Problems with Eating, Drinking, and Chewing in Late Stage Alzheimer’s
Posted Nov 30 2010 8:15pm
It’s bad enough that Alzheimer’s disease robs the patient of their sense of smell, which can certainly impact the appetite; but it also affects people’s ability to realize they’re thirsty. The patient must be encouraged and reminded to drink plenty of liquids. Serving fruit and vegetable juices as well as water, soup, or yogurt at meal and snack times will certainly help. My Mom loved jello and it was a great way to keep her hydrated when she didn’t realize she was thirsty.
As the patient reaches later stages of Alzheimer’s disease, more issues arise regarding eating and swallowing their food. Often, in the final stages they may forget how to chew altogether and require tube feeding. Despite the fact that many people do remember how to chew and want to eat by themselves, there are still serious issues that can arise during the later stages of Alzheimer’s.
If the patient has difficulty chewing or swallowing, extra caution must be taken at mealtime. Agitation or rushing the patient while eating can cause them to breathe food or liquid into their airway and make them more susceptible to pneumonia. If they aren’t chewing long enough or correctly, it will be easier for them to get choked on a large piece of food.
If the patient still wears dentures, be sure the dentures are checked periodically and realigned if needed. If they require dentures but refuse to wear them, they should only eat soft or pureed foods, along with liquid or cream soups. My Mom needed a hearing aid because she was totally deaf, yet in the later stages of her disease she refused to wear the hearing aid and depended entirely on lip-reading for any conversation.
The best setting for mealtime is a simple table in a quiet area, with regular utensils that they are accustom to. Their concentration should be on feeding themselves rather than television, loud music, conversation or a noisy room. They should sit upright while eating, rather than reclining. That will aid in swallowing and chewing. They should also remain seated and upright for a half hour or so after their meal to aid digestion.
As the patient’s disease progresses, mealtimes will last longer. They may need more encouragement and coaxing to chew and swallow and they will tire more easily. A little patience at mealtime will prevent frustration for the patient and the caregiver alike. If they are struggling to finish an entire meal at one setting, it may be advantageous to have smaller meals at closer intervals. Many caregivers prefer to change the feeding schedule during this later stage. Often, the patient may be switched from 3 meals a day– to 5 smaller meals.
The caregiver might also put more emphasis on easy-to-swallow, softer foods. The softer foods are easy to chew and swallow, such as pudding and mashed potatoes and decrease the fear of choking. Bite-size and finger foods, such as cubes of cheese with crackers, also work well. If the patient can no longer eat solid foods, try a food processor or blender . Many great tasting dishes are created with these gadgets. And with all the softer foods, you lower the risk of choking.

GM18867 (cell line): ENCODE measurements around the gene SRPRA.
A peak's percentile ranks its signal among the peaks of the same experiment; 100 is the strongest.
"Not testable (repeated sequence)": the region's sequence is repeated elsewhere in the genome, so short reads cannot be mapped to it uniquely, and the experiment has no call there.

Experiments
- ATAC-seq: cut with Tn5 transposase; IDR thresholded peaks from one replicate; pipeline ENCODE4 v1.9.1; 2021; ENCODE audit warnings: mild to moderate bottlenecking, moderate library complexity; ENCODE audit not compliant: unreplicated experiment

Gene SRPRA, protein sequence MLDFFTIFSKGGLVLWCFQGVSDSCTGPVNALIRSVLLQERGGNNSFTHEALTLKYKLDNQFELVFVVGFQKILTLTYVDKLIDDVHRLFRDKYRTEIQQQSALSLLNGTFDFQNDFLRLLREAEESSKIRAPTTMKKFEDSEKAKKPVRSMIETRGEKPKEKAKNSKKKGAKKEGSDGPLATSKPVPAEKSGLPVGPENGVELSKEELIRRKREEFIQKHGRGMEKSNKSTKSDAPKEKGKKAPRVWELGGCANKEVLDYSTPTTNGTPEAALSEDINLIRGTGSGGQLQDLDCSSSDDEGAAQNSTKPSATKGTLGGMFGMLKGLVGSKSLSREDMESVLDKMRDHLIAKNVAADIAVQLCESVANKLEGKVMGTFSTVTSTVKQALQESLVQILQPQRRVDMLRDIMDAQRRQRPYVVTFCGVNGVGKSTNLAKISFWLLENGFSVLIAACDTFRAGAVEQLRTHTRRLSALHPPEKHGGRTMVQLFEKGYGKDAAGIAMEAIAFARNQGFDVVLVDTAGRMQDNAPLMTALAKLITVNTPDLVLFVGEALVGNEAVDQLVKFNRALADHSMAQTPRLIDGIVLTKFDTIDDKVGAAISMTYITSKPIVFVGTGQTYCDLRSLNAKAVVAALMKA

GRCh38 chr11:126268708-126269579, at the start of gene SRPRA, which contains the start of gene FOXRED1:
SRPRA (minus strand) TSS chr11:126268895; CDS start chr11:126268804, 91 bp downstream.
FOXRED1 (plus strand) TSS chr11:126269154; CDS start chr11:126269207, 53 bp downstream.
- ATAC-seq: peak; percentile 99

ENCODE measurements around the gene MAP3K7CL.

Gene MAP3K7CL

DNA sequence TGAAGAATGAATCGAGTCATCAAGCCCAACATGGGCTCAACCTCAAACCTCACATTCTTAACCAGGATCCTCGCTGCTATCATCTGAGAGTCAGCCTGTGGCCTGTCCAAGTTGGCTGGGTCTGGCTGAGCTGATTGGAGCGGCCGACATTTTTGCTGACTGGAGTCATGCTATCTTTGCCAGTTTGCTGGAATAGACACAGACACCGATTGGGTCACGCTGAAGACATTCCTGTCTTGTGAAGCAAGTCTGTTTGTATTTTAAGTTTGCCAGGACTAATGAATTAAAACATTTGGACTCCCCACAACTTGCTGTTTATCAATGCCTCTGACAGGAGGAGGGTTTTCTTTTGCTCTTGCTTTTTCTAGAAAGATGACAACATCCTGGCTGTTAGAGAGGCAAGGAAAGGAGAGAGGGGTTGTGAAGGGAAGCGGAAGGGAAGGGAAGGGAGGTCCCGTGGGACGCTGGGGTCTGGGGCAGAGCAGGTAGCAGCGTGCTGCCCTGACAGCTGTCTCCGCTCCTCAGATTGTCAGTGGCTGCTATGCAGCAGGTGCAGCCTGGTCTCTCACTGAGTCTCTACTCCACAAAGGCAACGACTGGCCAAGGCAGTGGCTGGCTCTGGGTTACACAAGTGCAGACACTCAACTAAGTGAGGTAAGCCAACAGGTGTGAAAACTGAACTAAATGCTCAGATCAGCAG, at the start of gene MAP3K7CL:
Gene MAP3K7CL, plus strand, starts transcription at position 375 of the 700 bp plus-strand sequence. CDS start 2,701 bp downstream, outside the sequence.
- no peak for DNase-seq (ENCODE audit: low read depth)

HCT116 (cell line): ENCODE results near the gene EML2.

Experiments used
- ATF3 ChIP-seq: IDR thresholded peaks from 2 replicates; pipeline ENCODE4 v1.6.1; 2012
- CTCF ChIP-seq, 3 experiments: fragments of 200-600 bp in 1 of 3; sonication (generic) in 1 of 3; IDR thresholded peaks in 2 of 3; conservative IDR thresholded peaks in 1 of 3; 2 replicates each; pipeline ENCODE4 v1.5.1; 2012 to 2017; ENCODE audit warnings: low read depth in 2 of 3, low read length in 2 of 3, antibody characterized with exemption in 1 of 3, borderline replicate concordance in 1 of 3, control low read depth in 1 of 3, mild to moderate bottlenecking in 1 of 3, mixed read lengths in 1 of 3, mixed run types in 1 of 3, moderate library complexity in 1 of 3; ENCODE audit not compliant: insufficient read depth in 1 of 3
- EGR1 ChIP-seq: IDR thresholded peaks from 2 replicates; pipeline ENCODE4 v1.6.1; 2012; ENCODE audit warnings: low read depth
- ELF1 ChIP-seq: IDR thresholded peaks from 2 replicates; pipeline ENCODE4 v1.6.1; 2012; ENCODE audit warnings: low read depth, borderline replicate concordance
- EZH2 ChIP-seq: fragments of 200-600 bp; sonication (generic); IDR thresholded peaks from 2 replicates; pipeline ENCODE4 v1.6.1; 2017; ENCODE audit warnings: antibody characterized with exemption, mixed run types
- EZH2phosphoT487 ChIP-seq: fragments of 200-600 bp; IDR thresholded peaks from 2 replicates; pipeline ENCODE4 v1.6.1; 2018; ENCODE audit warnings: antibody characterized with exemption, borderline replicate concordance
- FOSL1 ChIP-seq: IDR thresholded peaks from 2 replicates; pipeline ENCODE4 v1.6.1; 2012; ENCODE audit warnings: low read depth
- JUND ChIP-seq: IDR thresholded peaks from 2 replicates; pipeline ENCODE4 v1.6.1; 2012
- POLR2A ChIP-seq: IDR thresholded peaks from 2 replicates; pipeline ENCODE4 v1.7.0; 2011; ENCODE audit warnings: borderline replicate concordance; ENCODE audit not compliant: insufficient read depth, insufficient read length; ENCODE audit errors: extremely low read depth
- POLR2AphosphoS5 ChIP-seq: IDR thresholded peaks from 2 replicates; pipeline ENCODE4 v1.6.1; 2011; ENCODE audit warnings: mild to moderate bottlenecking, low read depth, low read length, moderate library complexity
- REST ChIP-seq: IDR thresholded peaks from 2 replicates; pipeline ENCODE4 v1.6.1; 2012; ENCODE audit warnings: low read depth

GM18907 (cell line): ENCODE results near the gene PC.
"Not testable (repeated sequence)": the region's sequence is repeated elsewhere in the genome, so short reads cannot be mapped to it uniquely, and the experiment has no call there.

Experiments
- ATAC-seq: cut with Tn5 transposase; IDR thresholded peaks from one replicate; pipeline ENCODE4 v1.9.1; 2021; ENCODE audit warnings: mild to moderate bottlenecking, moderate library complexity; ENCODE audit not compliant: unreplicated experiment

With good preventive measures, you should have no issues with choking. But–you never know when something might happen and– it’s better to stay prepared. Since late-stage Alzheimer’s often includes swallowing problems, coughing and choking are serious risks during meals. Learn how to do the and be prepared for choking emergencies by having a phone nearby.
During the very last stages of Alzheimer’s your loved one may not be able to feed them self at all. When this happens, you may want to confer with their physician, he may suggest a speech or swallowing therapist. By watching the patient, they can tell if they are able to swallow and what would be the best way to feed them.
While my Mom stayed with us I purchased a food processor, thinking it would help prepare food for her, but didn’t think I’d really use it for our family. That food processor is still on the counter-top and used many times during the week. Hubby and I love hash browns. And you don’t know how great they taste till you’ve shredded your own from fresh potatoes. Yummy! I make my own carrot cakes from scratch now that I can shred carrots without scraping off the tips of my fingers on the grater. And Salsa, it’s a constant around here.
The great thing I like about Food Processors is all the available sizes. You can have a small one to make baby food, or smoothies for the grand kids. Or, a big one for larger food preparation projects.
9-cup work bowl and multipurpose stainless-steel blade
Durable sealed housing creates sound barrier for quiet operation; pulse control
Exclusive 4-cup mini bowl with blade; assortment of standard accessories included
Base wipes clean easily; dishwasher-safe bowls, blades, and discs
Measures 10-1/2 by 14-1/2 by 8-9/32 inches; 1-year replacement warranty [LEARN MORE]